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Design of comparative experiments

By: Bailey, R.A.
Series: Cambridge Series in Statistical and Probabilistic Mathematics; 25. Publisher: Cambridge Cambridge University Press 2008Description: xiv, 330 p.ISBN: 0521683572; 9780511611483.Subject(s): Statistical and probabilistic mathematicsDDC classification: 519.5 Online resources: E-Book Summary: Design of Comparative Experiments develops a coherent framework for thinking about factors that affect experiments and their relationships, including the use of Hasse diagrams. These diagrams are used to elucidate structure, calculate degrees of freedom and allocate treatment sub-spaces to appropriate strata. Good design considers units and treatments first, and then allocates treatments to units. Based on a one-term course the author has taught since 1989, the book is ideal for advanced undergraduate and beginning graduate courses.This book should be on the shelf of every practicing statistician who designs experiments.
List(s) this item appears in: Design Thinking | VR_VSL e-Book collection
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Item type Current location Collection Call number Status Date due Barcode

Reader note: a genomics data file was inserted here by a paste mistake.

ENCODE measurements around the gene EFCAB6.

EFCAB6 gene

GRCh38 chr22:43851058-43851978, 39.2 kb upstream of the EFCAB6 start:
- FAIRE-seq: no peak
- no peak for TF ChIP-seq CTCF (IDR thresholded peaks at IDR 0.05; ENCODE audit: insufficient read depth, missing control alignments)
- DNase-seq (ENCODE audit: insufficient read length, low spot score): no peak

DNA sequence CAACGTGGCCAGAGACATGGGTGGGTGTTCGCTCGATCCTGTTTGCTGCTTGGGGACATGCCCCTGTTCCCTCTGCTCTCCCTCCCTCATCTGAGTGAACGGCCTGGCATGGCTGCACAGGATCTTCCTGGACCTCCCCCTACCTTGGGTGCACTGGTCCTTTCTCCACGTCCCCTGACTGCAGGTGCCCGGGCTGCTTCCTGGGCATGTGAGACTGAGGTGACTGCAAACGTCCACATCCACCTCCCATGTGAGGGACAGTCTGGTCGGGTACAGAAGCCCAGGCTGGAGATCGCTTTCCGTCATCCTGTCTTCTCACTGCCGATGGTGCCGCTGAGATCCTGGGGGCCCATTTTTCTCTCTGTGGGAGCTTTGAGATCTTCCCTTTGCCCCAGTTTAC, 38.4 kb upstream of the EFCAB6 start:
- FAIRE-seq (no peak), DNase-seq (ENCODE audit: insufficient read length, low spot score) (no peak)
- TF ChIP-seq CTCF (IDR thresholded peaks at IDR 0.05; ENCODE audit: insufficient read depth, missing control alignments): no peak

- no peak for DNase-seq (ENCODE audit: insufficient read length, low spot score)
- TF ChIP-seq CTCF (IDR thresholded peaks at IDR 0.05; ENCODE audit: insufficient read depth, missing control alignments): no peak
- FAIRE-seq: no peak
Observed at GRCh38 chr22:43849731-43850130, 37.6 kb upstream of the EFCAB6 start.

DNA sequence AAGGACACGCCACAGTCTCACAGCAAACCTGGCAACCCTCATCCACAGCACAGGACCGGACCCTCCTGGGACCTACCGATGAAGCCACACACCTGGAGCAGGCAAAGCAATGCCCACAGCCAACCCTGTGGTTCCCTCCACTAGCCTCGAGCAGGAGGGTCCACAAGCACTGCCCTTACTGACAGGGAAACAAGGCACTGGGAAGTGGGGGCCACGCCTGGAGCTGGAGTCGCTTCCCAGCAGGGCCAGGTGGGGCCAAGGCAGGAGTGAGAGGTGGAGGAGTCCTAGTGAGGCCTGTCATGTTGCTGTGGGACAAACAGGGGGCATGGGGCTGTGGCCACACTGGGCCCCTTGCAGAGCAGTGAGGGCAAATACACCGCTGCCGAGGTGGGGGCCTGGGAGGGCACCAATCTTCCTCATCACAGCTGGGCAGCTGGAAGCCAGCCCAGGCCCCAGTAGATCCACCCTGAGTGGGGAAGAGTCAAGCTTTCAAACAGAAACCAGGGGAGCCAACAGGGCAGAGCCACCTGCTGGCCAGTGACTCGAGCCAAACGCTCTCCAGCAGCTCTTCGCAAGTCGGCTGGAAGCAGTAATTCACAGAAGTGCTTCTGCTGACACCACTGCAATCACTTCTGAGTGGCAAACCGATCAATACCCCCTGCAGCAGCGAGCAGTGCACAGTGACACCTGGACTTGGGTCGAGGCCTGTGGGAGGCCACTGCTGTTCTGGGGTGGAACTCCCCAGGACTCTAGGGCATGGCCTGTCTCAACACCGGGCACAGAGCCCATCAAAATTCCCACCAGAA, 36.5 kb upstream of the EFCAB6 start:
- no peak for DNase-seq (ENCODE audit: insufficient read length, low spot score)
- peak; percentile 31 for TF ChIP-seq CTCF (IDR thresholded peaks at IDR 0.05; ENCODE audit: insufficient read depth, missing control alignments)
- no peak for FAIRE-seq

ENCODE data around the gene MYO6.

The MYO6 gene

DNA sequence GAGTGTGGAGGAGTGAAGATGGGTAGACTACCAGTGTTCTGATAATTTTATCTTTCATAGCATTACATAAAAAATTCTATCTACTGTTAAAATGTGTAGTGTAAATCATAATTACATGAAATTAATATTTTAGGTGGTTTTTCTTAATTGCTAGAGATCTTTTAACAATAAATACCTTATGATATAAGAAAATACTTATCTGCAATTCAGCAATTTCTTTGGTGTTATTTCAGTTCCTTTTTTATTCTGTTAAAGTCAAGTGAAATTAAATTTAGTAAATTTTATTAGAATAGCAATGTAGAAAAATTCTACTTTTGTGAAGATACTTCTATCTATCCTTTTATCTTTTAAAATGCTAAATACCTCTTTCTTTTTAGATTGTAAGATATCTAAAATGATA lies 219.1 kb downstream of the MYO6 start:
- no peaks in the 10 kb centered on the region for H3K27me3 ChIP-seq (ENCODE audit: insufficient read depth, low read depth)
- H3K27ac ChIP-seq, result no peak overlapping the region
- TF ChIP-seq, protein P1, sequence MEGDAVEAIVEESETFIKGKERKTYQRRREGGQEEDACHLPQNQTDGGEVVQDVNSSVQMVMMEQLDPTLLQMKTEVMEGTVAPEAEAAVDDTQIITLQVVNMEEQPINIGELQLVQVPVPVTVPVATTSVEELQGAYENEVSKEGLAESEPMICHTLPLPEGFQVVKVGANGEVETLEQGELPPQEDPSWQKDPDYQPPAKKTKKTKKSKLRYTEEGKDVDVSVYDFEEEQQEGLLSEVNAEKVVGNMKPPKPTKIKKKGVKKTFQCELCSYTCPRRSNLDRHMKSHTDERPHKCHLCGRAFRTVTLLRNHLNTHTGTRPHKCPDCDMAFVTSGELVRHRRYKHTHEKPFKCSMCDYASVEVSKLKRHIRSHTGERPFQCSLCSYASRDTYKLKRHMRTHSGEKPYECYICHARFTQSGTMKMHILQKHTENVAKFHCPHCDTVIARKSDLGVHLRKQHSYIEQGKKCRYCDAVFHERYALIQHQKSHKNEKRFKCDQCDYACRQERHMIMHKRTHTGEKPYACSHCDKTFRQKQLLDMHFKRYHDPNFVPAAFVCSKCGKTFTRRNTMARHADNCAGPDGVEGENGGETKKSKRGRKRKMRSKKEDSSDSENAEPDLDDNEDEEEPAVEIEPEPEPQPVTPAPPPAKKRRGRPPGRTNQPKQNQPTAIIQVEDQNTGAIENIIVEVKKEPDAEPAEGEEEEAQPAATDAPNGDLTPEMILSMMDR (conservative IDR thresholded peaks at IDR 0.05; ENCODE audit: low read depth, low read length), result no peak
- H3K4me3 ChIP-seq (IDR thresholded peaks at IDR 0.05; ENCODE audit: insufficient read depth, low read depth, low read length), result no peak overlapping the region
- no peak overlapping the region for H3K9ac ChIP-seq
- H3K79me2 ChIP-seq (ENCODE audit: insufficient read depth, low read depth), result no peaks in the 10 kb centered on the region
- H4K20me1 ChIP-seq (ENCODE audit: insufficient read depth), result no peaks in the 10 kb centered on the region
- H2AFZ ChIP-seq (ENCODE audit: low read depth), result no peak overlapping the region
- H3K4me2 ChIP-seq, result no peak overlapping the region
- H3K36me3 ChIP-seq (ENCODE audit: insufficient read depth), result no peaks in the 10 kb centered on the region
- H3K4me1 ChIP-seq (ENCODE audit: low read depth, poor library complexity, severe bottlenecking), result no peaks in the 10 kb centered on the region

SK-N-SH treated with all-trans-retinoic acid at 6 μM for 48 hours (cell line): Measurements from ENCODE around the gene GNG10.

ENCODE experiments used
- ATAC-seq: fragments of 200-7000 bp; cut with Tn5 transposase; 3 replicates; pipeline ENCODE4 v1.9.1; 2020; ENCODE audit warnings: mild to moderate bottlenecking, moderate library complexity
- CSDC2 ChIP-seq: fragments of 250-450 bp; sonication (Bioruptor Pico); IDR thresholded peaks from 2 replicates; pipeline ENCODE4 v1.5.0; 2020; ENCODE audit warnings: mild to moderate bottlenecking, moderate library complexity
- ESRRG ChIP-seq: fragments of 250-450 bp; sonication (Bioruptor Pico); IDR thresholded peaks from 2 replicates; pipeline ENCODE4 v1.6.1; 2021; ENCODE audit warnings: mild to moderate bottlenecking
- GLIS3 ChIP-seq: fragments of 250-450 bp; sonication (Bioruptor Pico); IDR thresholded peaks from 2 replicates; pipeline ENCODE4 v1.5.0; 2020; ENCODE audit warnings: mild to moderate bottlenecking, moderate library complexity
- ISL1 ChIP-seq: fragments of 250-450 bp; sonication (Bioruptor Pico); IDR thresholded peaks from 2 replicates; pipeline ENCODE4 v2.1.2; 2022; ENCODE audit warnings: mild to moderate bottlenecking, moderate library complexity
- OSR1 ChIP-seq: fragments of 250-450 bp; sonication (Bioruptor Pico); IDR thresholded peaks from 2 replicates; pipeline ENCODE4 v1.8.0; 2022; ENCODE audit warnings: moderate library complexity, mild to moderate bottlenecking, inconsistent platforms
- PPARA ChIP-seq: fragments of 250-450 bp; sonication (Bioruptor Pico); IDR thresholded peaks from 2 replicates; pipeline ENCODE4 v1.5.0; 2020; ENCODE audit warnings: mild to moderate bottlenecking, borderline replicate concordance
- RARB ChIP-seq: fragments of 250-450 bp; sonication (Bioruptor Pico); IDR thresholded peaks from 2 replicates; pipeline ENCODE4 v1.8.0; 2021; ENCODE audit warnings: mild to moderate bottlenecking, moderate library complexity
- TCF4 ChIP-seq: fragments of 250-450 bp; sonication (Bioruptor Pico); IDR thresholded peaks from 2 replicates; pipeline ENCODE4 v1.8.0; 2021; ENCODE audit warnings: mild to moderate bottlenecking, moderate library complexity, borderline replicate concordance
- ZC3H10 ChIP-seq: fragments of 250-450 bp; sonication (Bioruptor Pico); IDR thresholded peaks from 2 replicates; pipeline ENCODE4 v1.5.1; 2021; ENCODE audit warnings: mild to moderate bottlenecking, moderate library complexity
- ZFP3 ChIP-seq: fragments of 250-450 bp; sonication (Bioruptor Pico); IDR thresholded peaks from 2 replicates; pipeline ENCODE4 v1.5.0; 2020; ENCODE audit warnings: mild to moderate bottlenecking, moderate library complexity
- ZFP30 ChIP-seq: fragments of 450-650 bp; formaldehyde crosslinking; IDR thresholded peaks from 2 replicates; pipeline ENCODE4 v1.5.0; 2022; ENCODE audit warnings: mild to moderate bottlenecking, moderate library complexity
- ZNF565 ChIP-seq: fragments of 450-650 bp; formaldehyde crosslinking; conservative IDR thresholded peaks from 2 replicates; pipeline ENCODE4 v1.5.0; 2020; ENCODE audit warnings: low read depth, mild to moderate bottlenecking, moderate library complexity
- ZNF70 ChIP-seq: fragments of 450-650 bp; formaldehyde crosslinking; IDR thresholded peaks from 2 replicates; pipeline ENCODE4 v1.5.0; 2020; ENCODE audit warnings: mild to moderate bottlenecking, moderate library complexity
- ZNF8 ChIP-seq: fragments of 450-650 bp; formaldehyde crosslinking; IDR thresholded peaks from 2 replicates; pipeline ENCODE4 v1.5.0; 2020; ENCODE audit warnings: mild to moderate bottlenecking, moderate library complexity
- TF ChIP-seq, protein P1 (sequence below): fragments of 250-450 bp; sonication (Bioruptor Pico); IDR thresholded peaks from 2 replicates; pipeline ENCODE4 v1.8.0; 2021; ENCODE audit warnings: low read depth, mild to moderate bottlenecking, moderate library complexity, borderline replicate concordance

Electronic Resources Vikram Sarabhai Library
Electronic Resources
Non-fiction 519.5 B2D3 (Browse shelf) Not for loan ER000495

Table of contents:

1 - Forward look
2 - Unstructured experiments
3 - Simple treatment structure
4 - Blocking
5 - Factorial treatment structure
6 - Row–column designs
7 - Experiments on people and animals
8 - Small units inside large units
9 - More about Latin squares
10 - The calculus of factors
11 - Incomplete-block designs
12 - Factorial designs in incomplete blocks
13 - Fractional factorial designs
14 - Backward look

Design of Comparative Experiments develops a coherent framework for thinking about factors that affect experiments and their relationships, including the use of Hasse diagrams. These diagrams are used to elucidate structure, calculate degrees of freedom and allocate treatment sub-spaces to appropriate strata. Good design considers units and treatments first, and then allocates treatments to units. Based on a one-term course the author has taught since 1989, the book is ideal for advanced undergraduate and beginning graduate courses.This book should be on the shelf of every practicing statistician who designs experiments.

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